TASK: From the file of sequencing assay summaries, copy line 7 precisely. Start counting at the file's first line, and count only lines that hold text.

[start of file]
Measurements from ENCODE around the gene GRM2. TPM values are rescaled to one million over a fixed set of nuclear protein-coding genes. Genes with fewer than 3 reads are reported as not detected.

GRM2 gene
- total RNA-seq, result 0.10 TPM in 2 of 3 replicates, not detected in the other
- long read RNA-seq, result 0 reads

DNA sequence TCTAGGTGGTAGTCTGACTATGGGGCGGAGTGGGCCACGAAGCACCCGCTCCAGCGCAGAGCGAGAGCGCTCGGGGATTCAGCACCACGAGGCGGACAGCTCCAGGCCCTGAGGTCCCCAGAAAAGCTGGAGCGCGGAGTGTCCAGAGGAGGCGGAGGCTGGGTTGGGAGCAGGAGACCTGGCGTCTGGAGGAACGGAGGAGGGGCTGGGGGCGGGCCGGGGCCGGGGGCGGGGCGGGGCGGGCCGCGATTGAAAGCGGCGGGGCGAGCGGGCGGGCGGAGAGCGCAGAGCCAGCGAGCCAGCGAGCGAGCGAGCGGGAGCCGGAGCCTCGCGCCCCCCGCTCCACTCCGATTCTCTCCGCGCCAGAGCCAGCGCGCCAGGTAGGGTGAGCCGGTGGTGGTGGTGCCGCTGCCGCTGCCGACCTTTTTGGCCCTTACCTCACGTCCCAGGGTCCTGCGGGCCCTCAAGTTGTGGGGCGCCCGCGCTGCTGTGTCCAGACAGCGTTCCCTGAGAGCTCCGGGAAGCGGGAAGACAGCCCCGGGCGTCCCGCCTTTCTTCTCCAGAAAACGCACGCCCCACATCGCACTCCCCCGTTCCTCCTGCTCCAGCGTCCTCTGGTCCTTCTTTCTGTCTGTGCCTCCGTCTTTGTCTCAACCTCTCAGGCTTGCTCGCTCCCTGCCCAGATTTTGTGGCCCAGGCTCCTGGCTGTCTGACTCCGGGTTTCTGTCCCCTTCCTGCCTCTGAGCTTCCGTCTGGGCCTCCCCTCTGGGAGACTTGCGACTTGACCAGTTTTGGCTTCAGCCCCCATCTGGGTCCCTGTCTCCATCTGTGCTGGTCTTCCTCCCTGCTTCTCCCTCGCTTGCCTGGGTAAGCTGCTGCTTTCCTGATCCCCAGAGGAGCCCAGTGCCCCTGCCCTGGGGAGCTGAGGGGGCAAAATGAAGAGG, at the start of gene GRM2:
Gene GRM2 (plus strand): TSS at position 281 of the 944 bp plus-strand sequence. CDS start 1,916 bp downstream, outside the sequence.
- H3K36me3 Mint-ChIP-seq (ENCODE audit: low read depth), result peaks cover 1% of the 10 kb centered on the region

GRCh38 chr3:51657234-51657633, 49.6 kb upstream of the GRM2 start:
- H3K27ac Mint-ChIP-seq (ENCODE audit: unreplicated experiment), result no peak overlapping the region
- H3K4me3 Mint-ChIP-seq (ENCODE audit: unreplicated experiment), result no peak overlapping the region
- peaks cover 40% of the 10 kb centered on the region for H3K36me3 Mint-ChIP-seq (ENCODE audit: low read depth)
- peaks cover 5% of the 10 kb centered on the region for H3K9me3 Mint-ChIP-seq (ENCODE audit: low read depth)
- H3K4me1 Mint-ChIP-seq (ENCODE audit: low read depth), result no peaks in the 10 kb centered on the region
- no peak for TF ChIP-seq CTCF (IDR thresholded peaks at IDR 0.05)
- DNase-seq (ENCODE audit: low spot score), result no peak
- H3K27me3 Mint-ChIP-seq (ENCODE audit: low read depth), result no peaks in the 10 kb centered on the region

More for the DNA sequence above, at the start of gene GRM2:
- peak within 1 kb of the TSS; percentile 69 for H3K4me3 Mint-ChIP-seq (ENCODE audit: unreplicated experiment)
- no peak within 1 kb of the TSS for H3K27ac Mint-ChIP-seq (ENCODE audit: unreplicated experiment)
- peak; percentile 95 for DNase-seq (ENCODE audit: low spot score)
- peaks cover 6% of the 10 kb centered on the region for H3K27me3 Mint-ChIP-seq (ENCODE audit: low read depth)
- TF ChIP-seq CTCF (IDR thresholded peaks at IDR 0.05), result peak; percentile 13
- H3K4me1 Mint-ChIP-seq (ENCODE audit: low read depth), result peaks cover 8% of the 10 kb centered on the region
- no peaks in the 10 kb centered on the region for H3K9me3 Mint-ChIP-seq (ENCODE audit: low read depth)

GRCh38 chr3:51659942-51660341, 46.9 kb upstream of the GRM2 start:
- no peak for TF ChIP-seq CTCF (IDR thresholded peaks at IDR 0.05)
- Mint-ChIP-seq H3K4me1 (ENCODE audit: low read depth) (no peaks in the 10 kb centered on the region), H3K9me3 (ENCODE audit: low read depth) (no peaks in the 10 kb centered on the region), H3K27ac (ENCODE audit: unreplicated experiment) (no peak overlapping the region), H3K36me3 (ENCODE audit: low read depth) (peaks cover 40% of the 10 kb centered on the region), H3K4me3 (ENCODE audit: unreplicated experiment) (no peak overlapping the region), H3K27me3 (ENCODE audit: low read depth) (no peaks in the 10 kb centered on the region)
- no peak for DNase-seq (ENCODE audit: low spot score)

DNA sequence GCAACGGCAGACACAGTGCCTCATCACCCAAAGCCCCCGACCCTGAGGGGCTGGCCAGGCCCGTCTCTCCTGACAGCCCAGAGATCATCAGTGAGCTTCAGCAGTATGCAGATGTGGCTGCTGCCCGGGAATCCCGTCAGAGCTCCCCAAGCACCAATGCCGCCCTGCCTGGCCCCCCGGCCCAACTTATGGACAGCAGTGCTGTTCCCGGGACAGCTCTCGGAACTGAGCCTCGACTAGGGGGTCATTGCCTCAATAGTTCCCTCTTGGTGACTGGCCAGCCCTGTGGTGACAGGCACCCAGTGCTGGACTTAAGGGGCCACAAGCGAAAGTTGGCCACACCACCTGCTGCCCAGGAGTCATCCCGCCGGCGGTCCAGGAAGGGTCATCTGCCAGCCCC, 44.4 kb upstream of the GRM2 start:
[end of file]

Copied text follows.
- H3K36me3 Mint-ChIP-seq (ENCODE audit: low read depth), result peaks cover 1% of the 10 kb centered on the region